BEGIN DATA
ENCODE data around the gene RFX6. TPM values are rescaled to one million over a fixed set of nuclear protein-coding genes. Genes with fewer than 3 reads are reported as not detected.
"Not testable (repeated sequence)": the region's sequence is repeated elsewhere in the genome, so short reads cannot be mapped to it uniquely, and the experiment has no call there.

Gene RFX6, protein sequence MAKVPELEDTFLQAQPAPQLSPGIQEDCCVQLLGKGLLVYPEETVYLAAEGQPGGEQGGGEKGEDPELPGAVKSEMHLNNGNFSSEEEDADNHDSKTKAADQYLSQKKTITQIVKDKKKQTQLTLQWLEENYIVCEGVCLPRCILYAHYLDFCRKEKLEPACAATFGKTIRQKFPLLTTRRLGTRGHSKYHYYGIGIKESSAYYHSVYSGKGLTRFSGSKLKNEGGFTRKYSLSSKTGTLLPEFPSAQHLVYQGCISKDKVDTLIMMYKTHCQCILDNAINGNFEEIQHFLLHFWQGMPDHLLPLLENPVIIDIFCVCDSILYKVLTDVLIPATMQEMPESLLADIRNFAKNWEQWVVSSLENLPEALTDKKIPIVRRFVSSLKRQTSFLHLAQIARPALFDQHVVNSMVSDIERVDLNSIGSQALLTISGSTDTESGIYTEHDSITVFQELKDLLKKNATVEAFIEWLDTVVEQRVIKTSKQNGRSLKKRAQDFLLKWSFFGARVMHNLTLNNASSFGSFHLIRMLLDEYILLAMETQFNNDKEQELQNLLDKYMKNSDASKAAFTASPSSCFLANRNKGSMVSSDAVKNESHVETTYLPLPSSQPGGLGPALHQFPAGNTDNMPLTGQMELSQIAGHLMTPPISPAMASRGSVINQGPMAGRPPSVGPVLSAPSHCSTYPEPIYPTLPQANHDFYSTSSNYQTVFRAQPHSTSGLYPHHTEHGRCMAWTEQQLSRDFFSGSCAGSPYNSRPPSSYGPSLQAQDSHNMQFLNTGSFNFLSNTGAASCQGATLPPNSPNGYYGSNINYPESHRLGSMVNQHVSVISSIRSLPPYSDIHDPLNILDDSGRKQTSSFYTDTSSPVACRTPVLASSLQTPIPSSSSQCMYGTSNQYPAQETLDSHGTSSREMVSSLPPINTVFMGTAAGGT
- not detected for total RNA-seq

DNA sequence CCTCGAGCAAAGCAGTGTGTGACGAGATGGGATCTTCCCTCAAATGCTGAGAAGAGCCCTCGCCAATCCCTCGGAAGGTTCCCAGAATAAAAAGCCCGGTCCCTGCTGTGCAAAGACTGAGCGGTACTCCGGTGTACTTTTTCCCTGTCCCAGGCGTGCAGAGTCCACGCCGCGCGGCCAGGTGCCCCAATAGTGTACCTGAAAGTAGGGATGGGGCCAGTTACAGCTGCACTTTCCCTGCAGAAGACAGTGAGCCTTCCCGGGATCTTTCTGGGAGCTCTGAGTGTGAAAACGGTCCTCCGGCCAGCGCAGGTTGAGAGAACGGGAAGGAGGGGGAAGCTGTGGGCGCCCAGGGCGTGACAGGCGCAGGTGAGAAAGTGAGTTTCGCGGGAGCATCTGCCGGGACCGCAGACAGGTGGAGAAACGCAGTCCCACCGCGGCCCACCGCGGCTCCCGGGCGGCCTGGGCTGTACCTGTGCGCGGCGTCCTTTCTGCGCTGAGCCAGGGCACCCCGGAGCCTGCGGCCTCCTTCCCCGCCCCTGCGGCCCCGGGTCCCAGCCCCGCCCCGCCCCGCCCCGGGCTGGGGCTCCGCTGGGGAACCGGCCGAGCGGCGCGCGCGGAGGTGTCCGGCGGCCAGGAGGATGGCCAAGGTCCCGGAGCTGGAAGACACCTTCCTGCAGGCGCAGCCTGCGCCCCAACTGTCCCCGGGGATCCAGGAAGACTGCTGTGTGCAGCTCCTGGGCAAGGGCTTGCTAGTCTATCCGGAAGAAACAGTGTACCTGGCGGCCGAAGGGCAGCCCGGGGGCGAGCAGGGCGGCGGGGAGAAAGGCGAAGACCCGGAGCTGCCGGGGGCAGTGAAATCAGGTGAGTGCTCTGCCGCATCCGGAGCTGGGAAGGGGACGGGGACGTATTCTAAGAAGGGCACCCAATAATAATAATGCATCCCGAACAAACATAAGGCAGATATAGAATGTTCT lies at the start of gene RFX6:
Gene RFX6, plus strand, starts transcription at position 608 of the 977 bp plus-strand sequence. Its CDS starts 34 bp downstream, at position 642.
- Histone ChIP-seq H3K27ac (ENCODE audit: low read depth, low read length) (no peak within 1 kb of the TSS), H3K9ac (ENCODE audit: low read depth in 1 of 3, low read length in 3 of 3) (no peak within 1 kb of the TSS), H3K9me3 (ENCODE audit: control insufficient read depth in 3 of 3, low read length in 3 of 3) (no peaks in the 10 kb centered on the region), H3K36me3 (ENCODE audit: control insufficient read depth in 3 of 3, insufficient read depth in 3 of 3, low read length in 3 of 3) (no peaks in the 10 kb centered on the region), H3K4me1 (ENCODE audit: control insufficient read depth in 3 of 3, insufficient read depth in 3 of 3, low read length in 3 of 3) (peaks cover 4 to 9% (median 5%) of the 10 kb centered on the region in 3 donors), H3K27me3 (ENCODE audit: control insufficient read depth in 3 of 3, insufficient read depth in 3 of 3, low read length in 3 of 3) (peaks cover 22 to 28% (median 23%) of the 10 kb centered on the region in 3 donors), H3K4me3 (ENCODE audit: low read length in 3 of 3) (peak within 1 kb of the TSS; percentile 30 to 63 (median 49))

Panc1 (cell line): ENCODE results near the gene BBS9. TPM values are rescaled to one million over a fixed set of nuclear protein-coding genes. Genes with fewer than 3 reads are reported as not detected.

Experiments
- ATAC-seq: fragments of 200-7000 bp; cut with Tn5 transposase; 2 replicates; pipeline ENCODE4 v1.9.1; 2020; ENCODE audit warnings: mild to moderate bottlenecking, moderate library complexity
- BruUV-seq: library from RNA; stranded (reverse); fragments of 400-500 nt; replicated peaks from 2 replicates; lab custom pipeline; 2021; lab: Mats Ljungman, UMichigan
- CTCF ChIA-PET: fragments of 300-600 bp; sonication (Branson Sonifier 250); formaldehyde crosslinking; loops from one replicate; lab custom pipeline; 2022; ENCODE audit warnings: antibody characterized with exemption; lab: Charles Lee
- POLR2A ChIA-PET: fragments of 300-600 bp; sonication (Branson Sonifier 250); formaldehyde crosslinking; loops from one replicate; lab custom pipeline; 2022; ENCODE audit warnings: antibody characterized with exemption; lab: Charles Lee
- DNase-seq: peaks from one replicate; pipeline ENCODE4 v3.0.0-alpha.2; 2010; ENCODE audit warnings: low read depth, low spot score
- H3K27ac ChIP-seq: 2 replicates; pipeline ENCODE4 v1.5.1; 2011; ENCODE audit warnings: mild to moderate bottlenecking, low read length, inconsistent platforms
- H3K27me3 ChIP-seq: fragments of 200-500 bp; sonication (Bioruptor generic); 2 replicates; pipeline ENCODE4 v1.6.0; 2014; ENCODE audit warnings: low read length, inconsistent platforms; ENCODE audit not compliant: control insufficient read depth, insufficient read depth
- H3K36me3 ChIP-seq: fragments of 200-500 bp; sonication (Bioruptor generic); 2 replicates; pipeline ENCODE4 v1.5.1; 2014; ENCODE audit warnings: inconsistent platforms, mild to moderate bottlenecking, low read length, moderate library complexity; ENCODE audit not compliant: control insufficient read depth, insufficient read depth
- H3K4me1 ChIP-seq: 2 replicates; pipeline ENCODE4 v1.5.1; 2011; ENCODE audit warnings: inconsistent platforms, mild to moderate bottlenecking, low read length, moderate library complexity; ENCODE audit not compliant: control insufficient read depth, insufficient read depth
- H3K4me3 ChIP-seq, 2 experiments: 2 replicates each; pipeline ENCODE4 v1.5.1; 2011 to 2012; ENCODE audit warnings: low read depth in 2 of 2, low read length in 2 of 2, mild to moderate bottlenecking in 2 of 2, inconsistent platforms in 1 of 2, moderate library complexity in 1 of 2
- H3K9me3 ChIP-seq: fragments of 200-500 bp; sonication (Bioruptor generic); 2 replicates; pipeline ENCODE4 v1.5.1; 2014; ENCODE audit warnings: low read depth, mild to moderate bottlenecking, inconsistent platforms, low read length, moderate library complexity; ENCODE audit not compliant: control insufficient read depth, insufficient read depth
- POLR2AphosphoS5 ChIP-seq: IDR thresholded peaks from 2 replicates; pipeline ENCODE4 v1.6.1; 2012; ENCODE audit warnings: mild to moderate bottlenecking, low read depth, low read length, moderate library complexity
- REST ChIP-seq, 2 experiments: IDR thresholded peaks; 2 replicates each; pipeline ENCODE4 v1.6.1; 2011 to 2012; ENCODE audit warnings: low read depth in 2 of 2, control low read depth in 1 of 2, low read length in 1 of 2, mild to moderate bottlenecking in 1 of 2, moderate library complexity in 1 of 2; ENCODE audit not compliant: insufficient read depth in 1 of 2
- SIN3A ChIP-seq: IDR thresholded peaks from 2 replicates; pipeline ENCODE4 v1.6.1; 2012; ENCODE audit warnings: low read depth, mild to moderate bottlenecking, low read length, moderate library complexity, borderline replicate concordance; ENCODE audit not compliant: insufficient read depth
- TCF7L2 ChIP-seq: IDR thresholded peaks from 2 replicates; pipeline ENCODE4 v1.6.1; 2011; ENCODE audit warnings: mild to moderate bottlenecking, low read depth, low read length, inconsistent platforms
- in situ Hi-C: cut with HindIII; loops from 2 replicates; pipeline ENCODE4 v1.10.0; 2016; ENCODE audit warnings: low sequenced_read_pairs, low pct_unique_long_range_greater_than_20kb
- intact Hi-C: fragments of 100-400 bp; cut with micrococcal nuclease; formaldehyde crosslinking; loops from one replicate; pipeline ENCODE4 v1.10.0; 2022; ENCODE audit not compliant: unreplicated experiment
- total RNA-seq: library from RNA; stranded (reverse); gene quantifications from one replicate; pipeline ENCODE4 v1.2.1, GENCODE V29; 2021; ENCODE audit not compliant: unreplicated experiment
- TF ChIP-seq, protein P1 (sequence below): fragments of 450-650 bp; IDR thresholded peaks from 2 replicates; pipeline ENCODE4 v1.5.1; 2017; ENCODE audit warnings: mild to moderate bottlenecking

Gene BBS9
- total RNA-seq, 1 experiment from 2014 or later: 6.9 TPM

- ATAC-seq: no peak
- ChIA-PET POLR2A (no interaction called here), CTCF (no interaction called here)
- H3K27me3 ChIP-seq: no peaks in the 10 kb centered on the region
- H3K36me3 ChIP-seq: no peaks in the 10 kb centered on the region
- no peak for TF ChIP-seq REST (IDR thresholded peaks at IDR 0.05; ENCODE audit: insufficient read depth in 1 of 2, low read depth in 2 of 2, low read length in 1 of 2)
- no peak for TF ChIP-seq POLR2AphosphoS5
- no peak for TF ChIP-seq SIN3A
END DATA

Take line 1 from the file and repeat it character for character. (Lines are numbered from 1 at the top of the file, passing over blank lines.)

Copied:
ENCODE data around the gene RFX6. TPM values are rescaled to one million over a fixed set of nuclear protein-coding genes. Genes with fewer than 3 reads are reported as not detected.